Who are Herbert Stencil's Parents?

"Born in 1901, the year Victoria died, Stencil was in time to be the century's child. Raised motherless. The father, Sidney Stencil, had served the Foreign Office of his country taciturn and competent. No facts on the mother's disappearance. Died in childbirth, ran off with someone, committed suicide: some way of vanishing painful enough to keep Sidney from ever referring to it in all the correspondence to his son which is available." [1]

Late Saturday night, 1956:

"'What day is it,' somebody asked. 'Say, what day is it?'
"Out there something had happened, probably atmospheric. But the moon shone brighter. The number of objects and shadows in the park seemed to multiply: warm white, warm black.
"Somewhere else a traveling clock chimed seven. 'It is Tuesday,' said an old man's voice, half-asleep. It was Saturday.
"But about the night-park, near-deserted and cold, was somehow a sense of population and warmth, and high noon. The stream made a curious half cracking, half ringing sound: like the glass of a chandelier, in a wintry drawing room when all the heat is turned off suddenly and forever. The moon shivered, impossibly bright.
"'How quiet,' said Stencil.
"'Quiet. Nothing at all is happening in here.'
"'So what year is it.'
"'It is 1913,' said Stencil.
"'Why not,' said Profane." [2]

Malta, 1919:

"No appointments, whispered conferences, hurried paper work: only resumption of their hothouse-time — as if it were marked by any old and overprecious clock which could be wound and set at will. For it came to that, finally: an alienation from time, much as Malta itself was alienated from any history in which cause precedes effect.

"Carla did come to him again with unfaked tears this time; and pleading, not defiant.
"'The priest is gone,' she wept. 'Whom else do I have? My husband and I are strangers. Is it another woman?'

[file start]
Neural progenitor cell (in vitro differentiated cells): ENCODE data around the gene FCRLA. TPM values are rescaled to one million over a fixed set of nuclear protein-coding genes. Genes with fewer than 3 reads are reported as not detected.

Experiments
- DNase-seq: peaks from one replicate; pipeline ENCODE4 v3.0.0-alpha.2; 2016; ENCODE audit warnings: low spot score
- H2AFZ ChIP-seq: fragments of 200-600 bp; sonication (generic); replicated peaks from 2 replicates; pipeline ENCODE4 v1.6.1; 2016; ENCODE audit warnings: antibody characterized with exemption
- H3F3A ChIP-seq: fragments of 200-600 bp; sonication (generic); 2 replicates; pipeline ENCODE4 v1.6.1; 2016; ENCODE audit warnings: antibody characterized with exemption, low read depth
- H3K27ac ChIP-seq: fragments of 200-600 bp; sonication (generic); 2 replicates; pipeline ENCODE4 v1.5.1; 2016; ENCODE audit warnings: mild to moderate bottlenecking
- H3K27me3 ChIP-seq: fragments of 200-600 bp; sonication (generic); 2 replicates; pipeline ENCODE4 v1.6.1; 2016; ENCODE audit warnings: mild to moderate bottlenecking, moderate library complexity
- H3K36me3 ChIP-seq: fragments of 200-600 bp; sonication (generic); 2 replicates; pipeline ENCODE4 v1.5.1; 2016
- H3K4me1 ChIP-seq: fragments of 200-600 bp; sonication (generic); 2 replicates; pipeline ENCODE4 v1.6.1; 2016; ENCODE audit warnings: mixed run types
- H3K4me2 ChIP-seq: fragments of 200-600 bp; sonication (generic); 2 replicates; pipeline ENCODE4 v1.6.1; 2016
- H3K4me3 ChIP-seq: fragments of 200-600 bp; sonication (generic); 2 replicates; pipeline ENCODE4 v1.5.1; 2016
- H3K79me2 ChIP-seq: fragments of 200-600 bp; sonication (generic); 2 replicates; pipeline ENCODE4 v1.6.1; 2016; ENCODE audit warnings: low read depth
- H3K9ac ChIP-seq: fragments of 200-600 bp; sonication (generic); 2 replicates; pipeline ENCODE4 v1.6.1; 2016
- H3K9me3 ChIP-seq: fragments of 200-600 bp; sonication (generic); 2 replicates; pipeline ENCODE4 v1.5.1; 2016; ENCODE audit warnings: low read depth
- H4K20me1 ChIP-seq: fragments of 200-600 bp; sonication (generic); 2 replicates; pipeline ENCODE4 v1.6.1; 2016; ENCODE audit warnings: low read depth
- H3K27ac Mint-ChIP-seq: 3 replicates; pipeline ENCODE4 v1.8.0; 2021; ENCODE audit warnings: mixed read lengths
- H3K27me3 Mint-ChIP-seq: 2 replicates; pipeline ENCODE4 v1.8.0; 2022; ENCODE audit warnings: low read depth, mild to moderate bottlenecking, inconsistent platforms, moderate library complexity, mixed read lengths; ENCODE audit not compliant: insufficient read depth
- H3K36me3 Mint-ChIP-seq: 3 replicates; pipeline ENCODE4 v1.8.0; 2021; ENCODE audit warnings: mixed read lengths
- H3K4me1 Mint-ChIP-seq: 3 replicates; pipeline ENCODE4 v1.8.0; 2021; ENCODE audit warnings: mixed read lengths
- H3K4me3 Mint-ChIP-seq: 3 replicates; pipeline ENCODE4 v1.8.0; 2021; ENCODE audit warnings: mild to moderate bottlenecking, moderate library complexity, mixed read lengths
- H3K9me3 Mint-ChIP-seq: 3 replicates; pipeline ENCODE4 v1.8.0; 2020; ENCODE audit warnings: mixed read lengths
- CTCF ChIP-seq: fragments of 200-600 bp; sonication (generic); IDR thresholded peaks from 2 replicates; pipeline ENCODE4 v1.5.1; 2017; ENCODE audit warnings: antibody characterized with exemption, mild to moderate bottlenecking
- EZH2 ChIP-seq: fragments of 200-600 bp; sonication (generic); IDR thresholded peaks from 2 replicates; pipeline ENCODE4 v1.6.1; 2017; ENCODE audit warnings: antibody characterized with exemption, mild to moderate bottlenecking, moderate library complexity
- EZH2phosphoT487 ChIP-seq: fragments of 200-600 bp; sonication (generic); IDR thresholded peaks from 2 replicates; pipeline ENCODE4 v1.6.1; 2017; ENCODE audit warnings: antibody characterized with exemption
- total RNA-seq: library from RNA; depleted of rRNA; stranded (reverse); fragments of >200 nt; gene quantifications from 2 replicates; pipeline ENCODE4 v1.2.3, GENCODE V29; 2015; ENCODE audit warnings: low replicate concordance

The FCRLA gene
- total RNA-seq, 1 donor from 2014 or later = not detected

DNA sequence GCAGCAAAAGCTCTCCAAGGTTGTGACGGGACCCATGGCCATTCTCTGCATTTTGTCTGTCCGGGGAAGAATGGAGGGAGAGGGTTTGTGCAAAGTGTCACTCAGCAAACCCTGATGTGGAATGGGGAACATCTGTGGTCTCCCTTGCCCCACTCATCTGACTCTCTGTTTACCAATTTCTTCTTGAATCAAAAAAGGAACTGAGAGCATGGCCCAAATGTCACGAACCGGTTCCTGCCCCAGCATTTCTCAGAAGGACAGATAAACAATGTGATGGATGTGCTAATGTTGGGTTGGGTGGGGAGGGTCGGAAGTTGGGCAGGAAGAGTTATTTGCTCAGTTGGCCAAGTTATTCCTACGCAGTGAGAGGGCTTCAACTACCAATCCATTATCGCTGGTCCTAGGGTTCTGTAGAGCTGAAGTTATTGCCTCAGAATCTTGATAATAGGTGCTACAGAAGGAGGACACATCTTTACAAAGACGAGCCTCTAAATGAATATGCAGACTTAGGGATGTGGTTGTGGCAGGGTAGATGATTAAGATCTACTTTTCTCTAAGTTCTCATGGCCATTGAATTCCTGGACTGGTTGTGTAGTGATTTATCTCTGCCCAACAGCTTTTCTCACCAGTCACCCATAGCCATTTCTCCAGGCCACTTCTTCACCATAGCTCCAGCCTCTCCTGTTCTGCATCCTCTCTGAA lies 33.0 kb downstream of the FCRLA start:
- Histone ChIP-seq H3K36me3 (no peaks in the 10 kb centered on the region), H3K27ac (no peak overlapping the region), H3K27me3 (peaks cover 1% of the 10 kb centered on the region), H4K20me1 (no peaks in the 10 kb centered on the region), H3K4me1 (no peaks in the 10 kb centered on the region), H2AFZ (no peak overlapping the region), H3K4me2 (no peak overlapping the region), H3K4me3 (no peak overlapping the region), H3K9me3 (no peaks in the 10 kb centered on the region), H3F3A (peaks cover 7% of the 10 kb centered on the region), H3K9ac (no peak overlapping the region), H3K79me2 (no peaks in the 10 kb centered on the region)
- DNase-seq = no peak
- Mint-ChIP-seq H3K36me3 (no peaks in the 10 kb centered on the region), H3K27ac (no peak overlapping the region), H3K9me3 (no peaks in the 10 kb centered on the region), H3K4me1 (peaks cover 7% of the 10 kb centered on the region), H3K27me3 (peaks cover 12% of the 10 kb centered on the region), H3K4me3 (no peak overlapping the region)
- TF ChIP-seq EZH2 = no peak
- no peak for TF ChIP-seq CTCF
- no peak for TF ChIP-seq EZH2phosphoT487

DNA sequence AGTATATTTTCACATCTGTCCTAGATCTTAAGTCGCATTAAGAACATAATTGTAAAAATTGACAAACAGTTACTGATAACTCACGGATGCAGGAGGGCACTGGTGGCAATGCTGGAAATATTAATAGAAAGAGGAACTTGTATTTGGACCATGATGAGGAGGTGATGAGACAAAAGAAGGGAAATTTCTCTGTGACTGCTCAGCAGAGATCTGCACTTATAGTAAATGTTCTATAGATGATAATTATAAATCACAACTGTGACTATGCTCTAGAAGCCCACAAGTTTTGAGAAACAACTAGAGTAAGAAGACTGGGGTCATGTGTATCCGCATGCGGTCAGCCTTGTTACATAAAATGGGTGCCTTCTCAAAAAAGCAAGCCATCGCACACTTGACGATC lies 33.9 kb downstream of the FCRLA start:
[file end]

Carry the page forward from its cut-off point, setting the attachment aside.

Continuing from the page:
"[Sidney Stencil] was tempted to tell her. But was restrained by the fine irony. He found himself hoping that there was indeed adultery between his old 'love' and the shipfitter; if only to complete a circle begun in England eighteen years ago, a beginning kept forcibly from his thoughts for the same period of time.
"Herbert would be eighteen. And probably helling it all about the dear old isles. What would he think of his father. . .
"His father, ha." [3]
"Carla must have told [Fausto] at some point of the circumstances surrounding his birth. It had been near the time of the June Disturbances, in which old Maijstral was involved. Precisely how never came clear. But deeply enough to alienate Carla both from him and from herself. Enough so that one night we both nearly took a doomed acrobat's way down the steps at the Harbour end of Str. San Giovanni; I to limbo, she to a suicide's hell. What had kept her? The boy Fausto could only gather from listening in to her evening prayers that it was an Englishman; a mysterious being named Stencil." [4]

So who is Herbert's mother? Father? If V. is a parody/inversion of the Virgin, with God "in a wideawake hat [fighting] skirmishes with an aboriginal Satan out at the antipodes of the firmament, in the name and for the safekeeping of any Victoria" [5], and those five crucified British soldiers, THEN one could suppose that V. was Herbert's mother ("STEN: You'll ask next if he believes her to be his mother. The question is ridiculous." [6] ) and, by analogy, that rather than having been "conceived without sin" (as the Miraculous Medal says), Herbert had had a quite maculate conception, as the young Victoria Wren had been a prostitute following her "deflowering" by Goodfellow in 1898 [7]. Thus Sidney's thought: "His father, ha." Even if V. is Herbert's mother, God knows who his father was. And just what kind of prophet is Herbert?


  1. Pynchon, Thomas, V., Lippincott, 1963, p. 52
  2. Ibid., p. 392
  3. Ibid., p. 489
  4. Ibid., pp. 318-319
  5. Ibid., p. 73
  6. Ibid., pp. 54
  7. Ibid., pp. 166
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